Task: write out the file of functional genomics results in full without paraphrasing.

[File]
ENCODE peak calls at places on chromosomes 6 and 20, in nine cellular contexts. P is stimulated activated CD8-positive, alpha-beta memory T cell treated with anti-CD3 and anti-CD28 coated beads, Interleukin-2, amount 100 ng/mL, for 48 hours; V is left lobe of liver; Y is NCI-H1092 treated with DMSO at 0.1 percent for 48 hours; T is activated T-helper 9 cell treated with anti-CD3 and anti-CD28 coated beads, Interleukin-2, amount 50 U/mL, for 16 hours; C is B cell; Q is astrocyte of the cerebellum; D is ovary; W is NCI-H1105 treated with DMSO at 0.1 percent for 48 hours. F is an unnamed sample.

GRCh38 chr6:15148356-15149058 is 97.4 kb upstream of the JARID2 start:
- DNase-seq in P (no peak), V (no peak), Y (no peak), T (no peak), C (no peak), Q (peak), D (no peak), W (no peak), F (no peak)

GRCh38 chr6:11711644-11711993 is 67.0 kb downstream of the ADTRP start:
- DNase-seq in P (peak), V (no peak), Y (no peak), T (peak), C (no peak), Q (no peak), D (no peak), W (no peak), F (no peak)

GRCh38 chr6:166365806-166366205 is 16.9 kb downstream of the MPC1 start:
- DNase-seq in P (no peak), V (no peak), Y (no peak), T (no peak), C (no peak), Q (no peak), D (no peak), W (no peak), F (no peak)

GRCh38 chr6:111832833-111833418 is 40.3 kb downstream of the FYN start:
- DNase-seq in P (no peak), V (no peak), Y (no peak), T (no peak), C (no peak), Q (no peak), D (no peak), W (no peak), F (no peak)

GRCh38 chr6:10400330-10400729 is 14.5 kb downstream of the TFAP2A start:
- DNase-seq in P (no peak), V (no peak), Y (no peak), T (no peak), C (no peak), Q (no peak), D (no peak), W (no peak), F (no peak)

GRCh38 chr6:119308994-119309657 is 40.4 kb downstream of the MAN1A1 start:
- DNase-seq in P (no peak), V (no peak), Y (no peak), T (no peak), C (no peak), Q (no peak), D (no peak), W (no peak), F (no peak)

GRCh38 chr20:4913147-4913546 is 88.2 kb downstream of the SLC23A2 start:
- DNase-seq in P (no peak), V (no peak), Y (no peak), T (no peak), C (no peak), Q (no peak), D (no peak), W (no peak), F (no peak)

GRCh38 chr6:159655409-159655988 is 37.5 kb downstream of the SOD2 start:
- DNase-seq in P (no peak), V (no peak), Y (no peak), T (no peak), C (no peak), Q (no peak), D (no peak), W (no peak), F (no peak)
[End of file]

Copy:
ENCODE peak calls at places on chromosomes 6 and 20, in nine cellular contexts. P is stimulated activated CD8-positive, alpha-beta memory T cell treated with anti-CD3 and anti-CD28 coated beads, Interleukin-2, amount 100 ng/mL, for 48 hours; V is left lobe of liver; Y is NCI-H1092 treated with DMSO at 0.1 percent for 48 hours; T is activated T-helper 9 cell treated with anti-CD3 and anti-CD28 coated beads, Interleukin-2, amount 50 U/mL, for 16 hours; C is B cell; Q is astrocyte of the cerebellum; D is ovary; W is NCI-H1105 treated with DMSO at 0.1 percent for 48 hours. F is an unnamed sample.

GRCh38 chr6:15148356-15149058 is 97.4 kb upstream of the JARID2 start:
- DNase-seq in P (no peak), V (no peak), Y (no peak), T (no peak), C (no peak), Q (peak), D (no peak), W (no peak), F (no peak)

GRCh38 chr6:11711644-11711993 is 67.0 kb downstream of the ADTRP start:
- DNase-seq in P (peak), V (no peak), Y (no peak), T (peak), C (no peak), Q (no peak), D (no peak), W (no peak), F (no peak)

GRCh38 chr6:166365806-166366205 is 16.9 kb downstream of the MPC1 start:
- DNase-seq in P (no peak), V (no peak), Y (no peak), T (no peak), C (no peak), Q (no peak), D (no peak), W (no peak), F (no peak)

GRCh38 chr6:111832833-111833418 is 40.3 kb downstream of the FYN start:
- DNase-seq in P (no peak), V (no peak), Y (no peak), T (no peak), C (no peak), Q (no peak), D (no peak), W (no peak), F (no peak)

GRCh38 chr6:10400330-10400729 is 14.5 kb downstream of the TFAP2A start:
- DNase-seq in P (no peak), V (no peak), Y (no peak), T (no peak), C (no peak), Q (no peak), D (no peak), W (no peak), F (no peak)

GRCh38 chr6:119308994-119309657 is 40.4 kb downstream of the MAN1A1 start:
- DNase-seq in P (no peak), V (no peak), Y (no peak), T (no peak), C (no peak), Q (no peak), D (no peak), W (no peak), F (no peak)

GRCh38 chr20:4913147-4913546 is 88.2 kb downstream of the SLC23A2 start:
- DNase-seq in P (no peak), V (no peak), Y (no peak), T (no peak), C (no peak), Q (no peak), D (no peak), W (no peak), F (no peak)

GRCh38 chr6:159655409-159655988 is 37.5 kb downstream of the SOD2 start:
- DNase-seq in P (no peak), V (no peak), Y (no peak), T (no peak), C (no peak), Q (no peak), D (no peak), W (no peak), F (no peak)